Finishing Summer at SACHI

Leaving any project is difficult, especially ones worked on exclusively for an entire summer.  It seems like the finished product is rarely what was initially planned. I believe this is because better ideas have organic growth during the maturation of a project. The summer and my internship finished before I knew exactly what was happening.  There were twists and turns, and here I am with a finished project and a head full of knowledge and experiences.

I learned how to use the javascript library D3 (https://d3js.org/) to build my visualization, a standard in the industry, and improved my programming skills in general.  During my internship, SACHI began a reading group to discuss important foundational papers in Human-Computer Interaction and to keep up with the current research being conducted in the field; we would read a paper every week and discuss its contributions to the field and its research methods.  These discussion groups provided me with insight I didn’t plan on receiving.  Analyzing the research methods of other people (especially groundbreaking research) provided me with a strong foundational understanding of the field and its methods.

Photo: http://www.wired.com/2013/12/tech-time-warp-engelbart/ From “The Mother of All Demos”
Photo: http://www.wired.com/2013/12/tech-time-warp-engelbart/ From “The Mother of All Demos”

This additional understanding, along with the work I completed this summer, has helped me cement my interest and future goals in Human-Computer Interaction and more specifically Information Visualization, as well as helping me plan potential future research of which I wish to be a part.

This summer also helped me through a great deal of self-reflection.  I had never traveled to a foreign country alone, and living in Scotland for three months was a sink or swim exploration into the daily reality of adult living.  While at work I learned the power of persistence (if I don’t fix this bug, nobody else will) and how to work a full day in the lab, I would go home and learn the amazing power of a grocery list before going shopping (I have a problem with impulse shopping when alone).  At the beginning of the summer I was terrified I was unqualified for my position and unqualified to be a functioning adult.  But I did it!  It was difficult, admitting sometimes that I didn’t know what I was doing and asking for help, but that’s universal.  Very few people are experts at everything, and most people are glad to help.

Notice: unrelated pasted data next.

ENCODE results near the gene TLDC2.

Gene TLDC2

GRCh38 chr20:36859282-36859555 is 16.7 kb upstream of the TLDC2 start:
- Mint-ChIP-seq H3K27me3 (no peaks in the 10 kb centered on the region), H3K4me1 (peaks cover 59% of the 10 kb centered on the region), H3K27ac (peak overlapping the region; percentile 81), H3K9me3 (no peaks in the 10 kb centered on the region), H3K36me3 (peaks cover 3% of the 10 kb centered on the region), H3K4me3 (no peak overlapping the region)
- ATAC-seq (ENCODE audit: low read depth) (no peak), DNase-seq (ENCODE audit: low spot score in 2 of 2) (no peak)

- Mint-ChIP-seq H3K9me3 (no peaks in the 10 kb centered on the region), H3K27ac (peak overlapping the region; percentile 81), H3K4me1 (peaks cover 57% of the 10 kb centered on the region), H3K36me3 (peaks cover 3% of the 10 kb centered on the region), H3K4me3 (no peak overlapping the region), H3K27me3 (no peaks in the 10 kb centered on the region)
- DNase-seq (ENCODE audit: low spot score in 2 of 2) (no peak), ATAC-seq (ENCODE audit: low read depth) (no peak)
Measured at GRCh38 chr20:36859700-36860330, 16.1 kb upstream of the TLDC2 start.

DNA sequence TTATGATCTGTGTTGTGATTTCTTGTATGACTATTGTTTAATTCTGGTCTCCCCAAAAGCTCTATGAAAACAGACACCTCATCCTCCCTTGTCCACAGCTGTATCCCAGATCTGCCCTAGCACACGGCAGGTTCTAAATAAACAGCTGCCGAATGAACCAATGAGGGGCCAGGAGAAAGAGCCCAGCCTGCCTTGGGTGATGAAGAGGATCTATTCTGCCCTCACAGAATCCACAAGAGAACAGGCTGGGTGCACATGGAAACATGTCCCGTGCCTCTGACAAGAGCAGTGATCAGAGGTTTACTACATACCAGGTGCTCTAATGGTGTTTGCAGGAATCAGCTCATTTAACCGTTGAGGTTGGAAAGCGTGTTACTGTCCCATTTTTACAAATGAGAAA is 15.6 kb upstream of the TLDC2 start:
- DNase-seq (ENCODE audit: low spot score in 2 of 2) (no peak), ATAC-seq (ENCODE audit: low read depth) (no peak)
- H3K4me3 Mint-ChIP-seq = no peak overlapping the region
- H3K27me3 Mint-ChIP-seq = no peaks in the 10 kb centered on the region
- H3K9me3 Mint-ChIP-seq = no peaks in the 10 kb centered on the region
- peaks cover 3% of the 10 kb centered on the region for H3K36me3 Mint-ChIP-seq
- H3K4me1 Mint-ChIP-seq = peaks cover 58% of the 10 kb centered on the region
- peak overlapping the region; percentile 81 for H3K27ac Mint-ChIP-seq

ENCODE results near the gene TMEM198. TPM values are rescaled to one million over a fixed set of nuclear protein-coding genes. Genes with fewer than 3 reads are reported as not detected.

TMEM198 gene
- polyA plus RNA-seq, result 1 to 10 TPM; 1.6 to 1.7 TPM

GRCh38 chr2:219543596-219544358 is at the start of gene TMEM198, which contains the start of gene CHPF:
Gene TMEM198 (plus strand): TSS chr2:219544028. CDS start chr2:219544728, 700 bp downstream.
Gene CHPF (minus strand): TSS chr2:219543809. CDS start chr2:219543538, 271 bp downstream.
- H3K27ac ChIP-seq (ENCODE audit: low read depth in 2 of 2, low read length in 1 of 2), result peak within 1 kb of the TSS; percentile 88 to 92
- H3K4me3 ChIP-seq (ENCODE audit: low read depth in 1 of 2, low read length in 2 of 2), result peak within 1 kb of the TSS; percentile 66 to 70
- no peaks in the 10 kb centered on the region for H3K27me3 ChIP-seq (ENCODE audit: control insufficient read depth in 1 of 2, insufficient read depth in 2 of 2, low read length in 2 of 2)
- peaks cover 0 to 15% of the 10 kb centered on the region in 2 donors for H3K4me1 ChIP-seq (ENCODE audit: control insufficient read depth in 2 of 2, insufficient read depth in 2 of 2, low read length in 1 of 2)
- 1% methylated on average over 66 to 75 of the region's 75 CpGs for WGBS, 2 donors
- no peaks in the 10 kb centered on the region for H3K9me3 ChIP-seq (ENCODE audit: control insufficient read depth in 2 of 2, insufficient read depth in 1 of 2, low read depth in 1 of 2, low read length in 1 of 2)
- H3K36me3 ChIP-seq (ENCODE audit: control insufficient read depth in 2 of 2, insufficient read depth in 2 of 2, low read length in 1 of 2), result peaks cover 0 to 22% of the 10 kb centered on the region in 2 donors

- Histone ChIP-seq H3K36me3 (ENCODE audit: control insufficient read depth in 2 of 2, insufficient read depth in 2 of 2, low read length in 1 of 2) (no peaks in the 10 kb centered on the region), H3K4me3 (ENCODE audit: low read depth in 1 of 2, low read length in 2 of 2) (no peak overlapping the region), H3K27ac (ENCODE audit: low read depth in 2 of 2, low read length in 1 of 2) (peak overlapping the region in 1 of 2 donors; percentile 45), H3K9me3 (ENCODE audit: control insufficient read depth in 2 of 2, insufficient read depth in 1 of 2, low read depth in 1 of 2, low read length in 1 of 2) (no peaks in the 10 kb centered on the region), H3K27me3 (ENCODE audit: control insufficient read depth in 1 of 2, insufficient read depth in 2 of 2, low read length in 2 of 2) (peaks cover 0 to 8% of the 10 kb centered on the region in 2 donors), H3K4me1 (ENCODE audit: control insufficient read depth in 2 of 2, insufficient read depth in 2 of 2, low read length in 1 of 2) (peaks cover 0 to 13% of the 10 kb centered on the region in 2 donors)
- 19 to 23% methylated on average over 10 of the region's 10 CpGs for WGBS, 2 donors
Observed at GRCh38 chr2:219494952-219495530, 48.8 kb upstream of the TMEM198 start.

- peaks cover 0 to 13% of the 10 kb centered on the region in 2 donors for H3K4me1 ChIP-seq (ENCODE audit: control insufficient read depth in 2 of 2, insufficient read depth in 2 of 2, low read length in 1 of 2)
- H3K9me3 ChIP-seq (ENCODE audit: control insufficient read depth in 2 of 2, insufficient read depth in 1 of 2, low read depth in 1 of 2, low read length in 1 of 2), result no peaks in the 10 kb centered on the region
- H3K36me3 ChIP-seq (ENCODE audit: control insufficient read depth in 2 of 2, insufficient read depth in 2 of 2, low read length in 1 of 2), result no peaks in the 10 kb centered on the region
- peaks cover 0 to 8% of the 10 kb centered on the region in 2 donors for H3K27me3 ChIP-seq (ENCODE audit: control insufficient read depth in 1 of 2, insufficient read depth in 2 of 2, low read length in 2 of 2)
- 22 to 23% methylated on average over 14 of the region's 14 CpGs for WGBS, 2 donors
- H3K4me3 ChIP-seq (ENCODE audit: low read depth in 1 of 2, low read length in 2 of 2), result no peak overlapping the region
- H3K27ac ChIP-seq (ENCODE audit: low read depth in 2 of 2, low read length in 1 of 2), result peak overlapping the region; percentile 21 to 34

That’s been one of my huge takeaways and something I’d recommend everybody take advantage of no matter their field.  Talk to people! To anybody working in a computer science or any research lab like SACHI:  Ask people about their research.  People are all doing incredible things, but people rarely share their work without prompting.  Now, most people in the lab are working towards publishing for the biggest Human-Computer Interaction conference, CHI (https://chi2016.acm.org/wp/).  I’ve learned so many things just from casual conversation, and in turn, getting feedback from somebody else on my own work is useful when I’m stuck or frustrated.  Sometimes I forgot the big picture can be groundbreaking when I’m stuck on one piece of the puzzle, and that’s how to keep motivated.

To anybody working in research, design, or even just computer science as a field, I would highly suggest exploration in your work.  When there are multiple ways to accomplish a goal, don’t just choose the method that first comes to mind, spend an hour or two (or more), following other trains of thought.  When facing a problem from multiple directions, you get a more clear view of what the solution needs to include.

And so now I’m done.  That in itself feels like an accomplishment.   But even more than that, I’m proud that I get to continue.  The work could still be improved, and that’s the plan.  I hope that my visualization will reach a point that it’s publishable.  This summer was absolutely fantastic, and I’ll not only look back on the memories, but forward to what I can now achieve.

One of the SACHI weekly meetings
One of the SACHI weekly meetings

–Katherine Currier

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